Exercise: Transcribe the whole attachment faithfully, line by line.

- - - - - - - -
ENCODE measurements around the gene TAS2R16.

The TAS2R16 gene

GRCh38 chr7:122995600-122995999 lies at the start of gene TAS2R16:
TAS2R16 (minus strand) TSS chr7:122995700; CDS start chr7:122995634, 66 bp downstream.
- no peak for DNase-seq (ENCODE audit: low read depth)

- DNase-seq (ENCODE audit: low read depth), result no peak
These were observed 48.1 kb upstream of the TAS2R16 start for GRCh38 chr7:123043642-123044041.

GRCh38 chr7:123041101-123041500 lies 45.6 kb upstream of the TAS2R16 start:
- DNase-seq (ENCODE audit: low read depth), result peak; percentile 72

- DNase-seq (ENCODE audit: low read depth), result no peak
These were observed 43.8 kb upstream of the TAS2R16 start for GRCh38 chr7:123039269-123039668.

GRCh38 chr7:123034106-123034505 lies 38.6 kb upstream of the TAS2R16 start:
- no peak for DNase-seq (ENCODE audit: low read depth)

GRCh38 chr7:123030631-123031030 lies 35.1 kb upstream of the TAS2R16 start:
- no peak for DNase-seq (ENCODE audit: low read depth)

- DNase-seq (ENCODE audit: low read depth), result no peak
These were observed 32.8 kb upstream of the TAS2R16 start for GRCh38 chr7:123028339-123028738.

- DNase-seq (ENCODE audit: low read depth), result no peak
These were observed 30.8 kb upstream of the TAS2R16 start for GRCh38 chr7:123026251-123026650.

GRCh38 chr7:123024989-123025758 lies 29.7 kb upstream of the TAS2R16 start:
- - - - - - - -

ENCODE measurements around the gene TAS2R16.

The TAS2R16 gene

GRCh38 chr7:122995600-122995999 lies at the start of gene TAS2R16:
TAS2R16 (minus strand) TSS chr7:122995700; CDS start chr7:122995634, 66 bp downstream.
- no peak for DNase-seq (ENCODE audit: low read depth)

- DNase-seq (ENCODE audit: low read depth), result no peak
These were observed 48.1 kb upstream of the TAS2R16 start for GRCh38 chr7:123043642-123044041.

GRCh38 chr7:123041101-123041500 lies 45.6 kb upstream of the TAS2R16 start:
- DNase-seq (ENCODE audit: low read depth), result peak; percentile 72

- DNase-seq (ENCODE audit: low read depth), result no peak
These were observed 43.8 kb upstream of the TAS2R16 start for GRCh38 chr7:123039269-123039668.

GRCh38 chr7:123034106-123034505 lies 38.6 kb upstream of the TAS2R16 start:
- no peak for DNase-seq (ENCODE audit: low read depth)

GRCh38 chr7:123030631-123031030 lies 35.1 kb upstream of the TAS2R16 start:
- no peak for DNase-seq (ENCODE audit: low read depth)

- DNase-seq (ENCODE audit: low read depth), result no peak
These were observed 32.8 kb upstream of the TAS2R16 start for GRCh38 chr7:123028339-123028738.

- DNase-seq (ENCODE audit: low read depth), result no peak
These were observed 30.8 kb upstream of the TAS2R16 start for GRCh38 chr7:123026251-123026650.

GRCh38 chr7:123024989-123025758 lies 29.7 kb upstream of the TAS2R16 start: